William stallings computer organization and architecture 6th edition - Chapter 13: Reduced instruction set computers

Quantitative compare program sizes and execution speeds Qualitative examine issues of high level language support and use of VLSI real estate Problems No pair of RISC and CISC that are directly comparable No definitive set of test programs Difficult to separate hardware effects from complier effects Most comparisons done on “toy” rather than production machines Most commercial devices are a mixture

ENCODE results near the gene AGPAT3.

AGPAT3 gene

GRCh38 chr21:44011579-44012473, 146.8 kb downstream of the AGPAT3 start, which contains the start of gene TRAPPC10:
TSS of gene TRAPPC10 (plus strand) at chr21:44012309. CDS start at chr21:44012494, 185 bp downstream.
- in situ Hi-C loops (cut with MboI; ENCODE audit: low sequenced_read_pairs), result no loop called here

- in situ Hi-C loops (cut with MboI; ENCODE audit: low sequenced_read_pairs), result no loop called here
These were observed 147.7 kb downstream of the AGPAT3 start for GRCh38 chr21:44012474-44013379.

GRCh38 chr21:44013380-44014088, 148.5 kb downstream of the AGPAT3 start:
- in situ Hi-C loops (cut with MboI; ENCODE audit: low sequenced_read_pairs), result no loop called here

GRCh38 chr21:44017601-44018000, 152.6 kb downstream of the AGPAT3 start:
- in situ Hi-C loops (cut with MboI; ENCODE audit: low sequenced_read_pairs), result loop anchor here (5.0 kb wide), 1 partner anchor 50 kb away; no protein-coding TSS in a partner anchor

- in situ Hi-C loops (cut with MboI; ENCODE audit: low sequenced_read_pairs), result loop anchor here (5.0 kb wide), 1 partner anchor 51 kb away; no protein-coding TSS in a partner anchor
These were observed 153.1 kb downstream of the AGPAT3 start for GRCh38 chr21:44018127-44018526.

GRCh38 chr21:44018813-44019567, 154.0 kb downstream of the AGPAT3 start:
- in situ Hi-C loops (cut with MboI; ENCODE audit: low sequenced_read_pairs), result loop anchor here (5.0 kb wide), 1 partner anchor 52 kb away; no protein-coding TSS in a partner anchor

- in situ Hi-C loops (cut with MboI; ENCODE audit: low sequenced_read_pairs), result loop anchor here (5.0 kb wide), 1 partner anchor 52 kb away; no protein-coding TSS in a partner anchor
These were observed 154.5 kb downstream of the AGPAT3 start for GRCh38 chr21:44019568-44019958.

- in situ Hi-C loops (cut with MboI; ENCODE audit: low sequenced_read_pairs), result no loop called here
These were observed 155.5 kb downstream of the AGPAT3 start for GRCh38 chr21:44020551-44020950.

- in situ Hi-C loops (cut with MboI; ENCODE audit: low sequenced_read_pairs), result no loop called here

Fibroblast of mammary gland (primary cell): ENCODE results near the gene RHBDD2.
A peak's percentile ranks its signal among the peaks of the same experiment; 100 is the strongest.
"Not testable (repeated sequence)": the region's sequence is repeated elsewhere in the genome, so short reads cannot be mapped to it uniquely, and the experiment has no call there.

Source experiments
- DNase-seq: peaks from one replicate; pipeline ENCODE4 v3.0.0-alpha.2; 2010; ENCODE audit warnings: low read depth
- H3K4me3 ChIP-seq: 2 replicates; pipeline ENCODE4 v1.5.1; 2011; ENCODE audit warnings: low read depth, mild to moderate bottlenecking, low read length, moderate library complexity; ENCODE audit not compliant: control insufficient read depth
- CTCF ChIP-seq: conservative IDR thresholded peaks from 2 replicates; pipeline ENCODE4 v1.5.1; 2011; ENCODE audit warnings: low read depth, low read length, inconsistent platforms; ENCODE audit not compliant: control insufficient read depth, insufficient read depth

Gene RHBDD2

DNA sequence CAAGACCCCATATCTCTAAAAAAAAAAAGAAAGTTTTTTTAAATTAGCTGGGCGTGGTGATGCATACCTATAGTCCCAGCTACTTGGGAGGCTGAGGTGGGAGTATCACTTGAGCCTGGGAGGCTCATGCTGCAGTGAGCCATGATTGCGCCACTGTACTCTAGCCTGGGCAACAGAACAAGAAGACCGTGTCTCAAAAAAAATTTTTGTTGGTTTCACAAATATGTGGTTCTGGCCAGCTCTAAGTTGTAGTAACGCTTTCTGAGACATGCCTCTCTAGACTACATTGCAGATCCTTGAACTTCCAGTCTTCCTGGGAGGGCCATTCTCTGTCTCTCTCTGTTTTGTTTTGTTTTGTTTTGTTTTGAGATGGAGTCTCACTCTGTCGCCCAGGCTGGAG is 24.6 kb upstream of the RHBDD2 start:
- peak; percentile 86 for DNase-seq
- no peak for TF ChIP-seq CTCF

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William Stallings Computer Organization and Architecture 6th EditionChapter 13Reduced InstructionSet ComputersMajor Advances in Computers(1)The family conceptIBM System/360 1964DEC PDP-8Separates architecture from implementationMicroporgrammed control unitIdea by Wilkes 1951Produced by IBM S/360 1964Cache memoryIBM S/360 model 85 1969Major Advances in Computers(2)Solid State RAM(See memory notes)MicroprocessorsIntel 4004 1971PipeliningIntroduces parallelism into fetch execute cycleMultiple processorsThe Next Step - RISCReduced Instruction Set ComputerKey featuresLarge number of general purpose registersor use of compiler technology to optimize register useLimited and simple instruction setEmphasis on optimising the instruction pipelineComparison of processorsDriving force for CISCSoftware costs far exceed hardware costsIncreasingly complex high level languagesSemantic gapLeads to:Large instruction setsMore addressing modesHardware implementations of HLL statementse.g. CASE (switch) on VAXIntention of CISCEase compiler writingImprove execution efficiencyComplex operations in microcodeSupport more complex HLLsExecution CharacteristicsOperations performedOperands usedExecution sequencingStudies have been done based on programs written in HLLsDynamic studies are measured during the execution of the programOperationsAssignmentsMovement of dataConditional statements (IF, LOOP)Sequence controlProcedure call-return is very time consumingSome HLL instruction lead to many machine code operationsRelative Dynamic Frequency Dynamic Machine Instruction Memory Reference Occurrence (Weighted) (Weighted) Pascal C Pascal C Pascal C Assign 45 38 13 13 14 15 Loop 5 3 42 32 33 26 Call 15 12 31 33 44 45 If 29 43 11 21 7 13 GoTo - 3 - - - - Other 6 1 3 1 2 1OperandsMainly local scalar variablesOptimisation should concentrate on accessing local variables Pascal C Average Integer constant 16 23 20 Scalar variable 58 53 55 Array/structure 26 24 25Procedure CallsVery time consumingDepends on number of parameters passedDepends on level of nestingMost programs do not do a lot of calls followed by lots of returnsMost variables are local(c.f. locality of reference)ImplicationsBest support is given by optimising most used and most time consuming featuresLarge number of registersOperand referencingCareful design of pipelinesBranch prediction etc.Simplified (reduced) instruction setLarge Register FileSoftware solutionRequire compiler to allocate registersAllocate based on most used variables in a given timeRequires sophisticated program analysisHardware solutionHave more registersThus more variables will be in registersRegisters for Local VariablesStore local scalar variables in registersReduces memory accessEvery procedure (function) call changes localityParameters must be passedResults must be returnedVariables from calling programs must be restoredRegister WindowsOnly few parametersLimited range of depth of callUse multiple small sets of registersCalls switch to a different set of registersReturns switch back to a previously used set of registersRegister Windows cont.Three areas within a register setParameter registersLocal registersTemporary registersTemporary registers from one set overlap parameter registers from the nextThis allows parameter passing without moving dataOverlapping Register WindowsCircular Buffer diagramOperation of Circular BufferWhen a call is made, a current window pointer is moved to show the currently active register windowIf all windows are in use, an interrupt is generated and the oldest window (the one furthest back in the call nesting) is saved to memoryA saved window pointer indicates where the next saved windows should restore toGlobal VariablesAllocated by the compiler to memoryInefficient for frequently accessed variablesHave a set of registers for global variablesRegisters v CacheLarge Register File CacheAll local scalars Recently used local scalarsIndividual variables Blocks of memoryCompiler assigned global variables Recently used global variablesSave/restore based on procedure Save/restore based on nesting caching algorithm Register addressing Memory addressingReferencing a Scalar - Window Based Register FileReferencing a Scalar - CacheCompiler Based Register OptimizationAssume small number of registers (16-32)Optimizing use is up to compilerHLL programs have no explicit references to registersusually - think about C - register intAssign symbolic or virtual register to each candidate variable Map (unlimited) symbolic registers to real registersSymbolic registers that do not overlap can share real registersIf you run out of real registers some variables use memoryGraph ColoringGiven a graph of nodes and edgesAssign a color to each nodeAdjacent nodes have different colorsUse minimum number of colorsNodes are symbolic registersTwo registers that are live in the same program fragment are joined by an edgeTry to color the graph with n colors, where n is the number of real registersNodes that can not be colored are placed in memoryGraph Coloring ApproachWhy CISC (1)?Compiler simplification?DisputedComplex machine instructions harder to exploitOptimization more difficultSmaller programs?Program takes up less memory butMemory is now cheapMay not occupy less bits, just look shorter in symbolic formMore instructions require longer op-codesRegister references require fewer bitsWhy CISC (2)?Faster programs?Bias towards use of simpler instructionsMore complex control unitMicroprogram control store largerthus simple instructions take longer to executeIt is far from clear that CISC is the appropriate solutionRISC CharacteristicsOne instruction per cycleRegister to register operationsFew, simple addressing modesFew, simple instruction formatsHardwired design (no microcode)Fixed instruction formatMore compile time/effortRISC v CISCNot clear cutMany designs borrow from both philosophiese.g. PowerPC and Pentium IIRISC PipeliningMost instructions are register to registerTwo phases of executionI: Instruction fetchE: ExecuteALU operation with register input and outputFor load and storeI: Instruction fetchE: ExecuteCalculate memory addressD: MemoryRegister to memory or memory to register operationEffects of PipeliningOptimization of PipeliningDelayed branchDoes not take effect until after execution of following instructionThis following instruction is the delay slotNormal and Delayed BranchAddress Normal Delayed Optimized100 LOAD X,A LOAD X,A LOAD X,A101 ADD 1,A ADD 1,A JUMP 105102 JUMP 105 JUMP 105 ADD 1,A103 ADD A,B NOOP ADD A,B104 SUB C,B ADD A,B SUB C,B105 STORE A,Z SUB C,B STORE A,Z106 STORE A,ZUse of Delayed BranchControversyQuantitativecompare program sizes and execution speedsQualitativeexamine issues of high level language support and use of VLSI real estateProblemsNo pair of RISC and CISC that are directly comparableNo definitive set of test programsDifficult to separate hardware effects from complier effectsMost comparisons done on “toy” rather than production machinesMost commercial devices are a mixtureRequired ReadingStallings chapter 13Manufacturer web sites